The term "combined procedure," sometimes also referred to as "rendezvous procedure," refers to a variety of techniques employing passage of a guidewire, catheter, or stent into and beyond a duct or cavity to facilitate entry to the same lumen via another route. The various antegrade routes for performance of biliary rendezvous procedures to enable retrograde access from below include: percutaneous transhepatic access by radiographic guidance, trans-cystic duct access during laparoscopic cholecystectomy, and transduodenal or transgastric access during endoscopic ultrasonography (EUS). Pancreatic rendezvous procedures are primarily EUS guided via the stomach. Traditional rendezvous procedures are successful 80-100% of the time. This article reviews the indications, techniques, and outcomes of combined procedures, with emphasis on the traditional biliary version following percutaneous transhepatic access.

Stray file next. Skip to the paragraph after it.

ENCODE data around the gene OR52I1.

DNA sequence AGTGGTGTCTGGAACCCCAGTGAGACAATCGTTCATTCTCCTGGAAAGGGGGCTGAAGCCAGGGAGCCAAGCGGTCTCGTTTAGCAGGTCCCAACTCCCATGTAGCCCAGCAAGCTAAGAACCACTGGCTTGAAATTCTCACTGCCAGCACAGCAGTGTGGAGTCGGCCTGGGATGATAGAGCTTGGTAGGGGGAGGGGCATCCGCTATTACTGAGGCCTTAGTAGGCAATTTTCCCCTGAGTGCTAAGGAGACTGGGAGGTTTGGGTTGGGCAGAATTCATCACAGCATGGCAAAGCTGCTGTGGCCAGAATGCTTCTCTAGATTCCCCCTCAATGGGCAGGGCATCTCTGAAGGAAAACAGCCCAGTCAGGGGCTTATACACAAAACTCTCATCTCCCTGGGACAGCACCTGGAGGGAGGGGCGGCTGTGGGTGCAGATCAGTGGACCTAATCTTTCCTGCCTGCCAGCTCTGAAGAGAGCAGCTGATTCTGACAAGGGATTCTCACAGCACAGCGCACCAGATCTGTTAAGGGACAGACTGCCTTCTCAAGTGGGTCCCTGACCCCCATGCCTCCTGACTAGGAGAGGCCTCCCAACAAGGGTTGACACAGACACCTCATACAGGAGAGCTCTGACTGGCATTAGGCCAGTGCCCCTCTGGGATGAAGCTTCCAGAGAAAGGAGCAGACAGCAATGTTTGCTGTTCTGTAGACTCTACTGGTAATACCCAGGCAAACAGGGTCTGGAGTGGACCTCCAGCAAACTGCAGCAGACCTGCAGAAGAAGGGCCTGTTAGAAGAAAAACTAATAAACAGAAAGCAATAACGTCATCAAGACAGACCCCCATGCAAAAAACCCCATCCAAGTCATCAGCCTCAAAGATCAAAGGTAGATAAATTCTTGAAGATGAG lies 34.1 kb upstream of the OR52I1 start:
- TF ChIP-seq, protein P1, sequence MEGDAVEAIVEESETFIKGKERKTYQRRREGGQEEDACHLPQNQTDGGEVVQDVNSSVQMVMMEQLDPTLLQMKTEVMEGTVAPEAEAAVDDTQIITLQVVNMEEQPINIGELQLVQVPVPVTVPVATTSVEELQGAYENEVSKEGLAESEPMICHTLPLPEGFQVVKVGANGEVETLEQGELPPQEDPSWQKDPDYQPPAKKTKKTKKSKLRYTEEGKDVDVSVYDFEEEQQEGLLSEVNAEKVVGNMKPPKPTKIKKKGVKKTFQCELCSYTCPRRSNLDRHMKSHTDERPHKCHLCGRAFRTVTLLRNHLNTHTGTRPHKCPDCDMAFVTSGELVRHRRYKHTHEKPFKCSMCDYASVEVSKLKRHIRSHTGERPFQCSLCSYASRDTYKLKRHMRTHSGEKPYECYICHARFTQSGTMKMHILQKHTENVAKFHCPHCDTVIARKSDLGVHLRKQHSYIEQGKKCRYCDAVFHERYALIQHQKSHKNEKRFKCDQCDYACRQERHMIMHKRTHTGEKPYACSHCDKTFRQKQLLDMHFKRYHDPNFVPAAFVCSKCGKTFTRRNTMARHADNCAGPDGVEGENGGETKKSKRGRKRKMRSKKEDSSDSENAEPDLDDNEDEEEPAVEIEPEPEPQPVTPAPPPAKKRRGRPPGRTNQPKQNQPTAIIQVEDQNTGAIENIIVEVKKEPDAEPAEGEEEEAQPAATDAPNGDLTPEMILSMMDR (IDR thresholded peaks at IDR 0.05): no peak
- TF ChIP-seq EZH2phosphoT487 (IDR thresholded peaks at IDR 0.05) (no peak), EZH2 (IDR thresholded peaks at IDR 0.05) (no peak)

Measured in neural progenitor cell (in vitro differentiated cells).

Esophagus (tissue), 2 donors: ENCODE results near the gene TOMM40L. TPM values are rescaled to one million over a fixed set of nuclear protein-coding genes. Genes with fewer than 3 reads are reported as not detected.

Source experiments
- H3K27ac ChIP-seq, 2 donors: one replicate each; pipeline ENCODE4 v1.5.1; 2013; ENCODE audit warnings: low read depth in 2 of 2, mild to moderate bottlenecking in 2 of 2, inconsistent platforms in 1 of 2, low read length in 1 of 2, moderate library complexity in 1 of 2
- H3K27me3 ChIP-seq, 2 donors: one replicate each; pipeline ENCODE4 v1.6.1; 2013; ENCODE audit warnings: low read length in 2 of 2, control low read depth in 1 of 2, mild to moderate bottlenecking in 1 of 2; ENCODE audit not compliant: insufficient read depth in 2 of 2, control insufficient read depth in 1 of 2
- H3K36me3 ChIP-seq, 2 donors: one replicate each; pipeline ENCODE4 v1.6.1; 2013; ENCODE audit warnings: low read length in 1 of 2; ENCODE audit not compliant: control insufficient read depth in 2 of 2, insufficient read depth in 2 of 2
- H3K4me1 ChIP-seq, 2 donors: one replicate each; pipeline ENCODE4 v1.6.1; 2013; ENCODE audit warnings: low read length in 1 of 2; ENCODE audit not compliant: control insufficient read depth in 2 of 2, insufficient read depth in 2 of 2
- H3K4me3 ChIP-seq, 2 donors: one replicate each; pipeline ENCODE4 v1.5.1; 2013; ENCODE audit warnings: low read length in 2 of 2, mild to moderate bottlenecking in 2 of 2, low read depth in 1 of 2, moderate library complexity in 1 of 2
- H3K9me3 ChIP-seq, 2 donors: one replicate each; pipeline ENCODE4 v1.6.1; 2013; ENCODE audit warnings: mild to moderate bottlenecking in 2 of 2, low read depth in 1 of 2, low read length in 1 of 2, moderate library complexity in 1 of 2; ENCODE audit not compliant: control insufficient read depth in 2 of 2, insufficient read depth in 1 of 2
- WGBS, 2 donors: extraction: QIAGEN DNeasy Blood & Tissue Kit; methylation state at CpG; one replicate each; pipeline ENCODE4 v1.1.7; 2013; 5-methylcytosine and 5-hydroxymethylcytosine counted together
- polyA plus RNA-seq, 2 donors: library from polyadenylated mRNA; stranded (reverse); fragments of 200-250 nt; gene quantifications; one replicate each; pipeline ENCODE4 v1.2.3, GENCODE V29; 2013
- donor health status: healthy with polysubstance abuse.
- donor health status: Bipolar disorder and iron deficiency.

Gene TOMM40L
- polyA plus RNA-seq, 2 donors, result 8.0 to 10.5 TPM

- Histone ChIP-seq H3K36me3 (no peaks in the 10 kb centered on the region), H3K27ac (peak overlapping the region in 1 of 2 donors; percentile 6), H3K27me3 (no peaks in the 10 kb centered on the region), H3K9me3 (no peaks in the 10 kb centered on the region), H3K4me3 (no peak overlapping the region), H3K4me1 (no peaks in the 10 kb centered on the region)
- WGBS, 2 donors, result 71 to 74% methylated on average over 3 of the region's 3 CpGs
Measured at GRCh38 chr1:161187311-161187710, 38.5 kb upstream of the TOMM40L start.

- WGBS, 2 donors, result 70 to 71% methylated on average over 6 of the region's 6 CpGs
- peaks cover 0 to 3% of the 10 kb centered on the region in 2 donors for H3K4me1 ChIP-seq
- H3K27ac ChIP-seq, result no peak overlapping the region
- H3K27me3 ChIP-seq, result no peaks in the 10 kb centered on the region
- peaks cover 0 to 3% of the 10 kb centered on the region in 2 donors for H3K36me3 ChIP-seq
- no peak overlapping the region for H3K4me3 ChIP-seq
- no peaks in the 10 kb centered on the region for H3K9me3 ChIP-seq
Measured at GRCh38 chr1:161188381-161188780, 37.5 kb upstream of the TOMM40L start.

|Original language||English (US)|
|Number of pages||5|
|Journal||Techniques in Gastrointestinal Endoscopy|
|State||Published - Jul 1 2007|
- combined procedure
ASJC Scopus subject areas
- Radiology Nuclear Medicine and imaging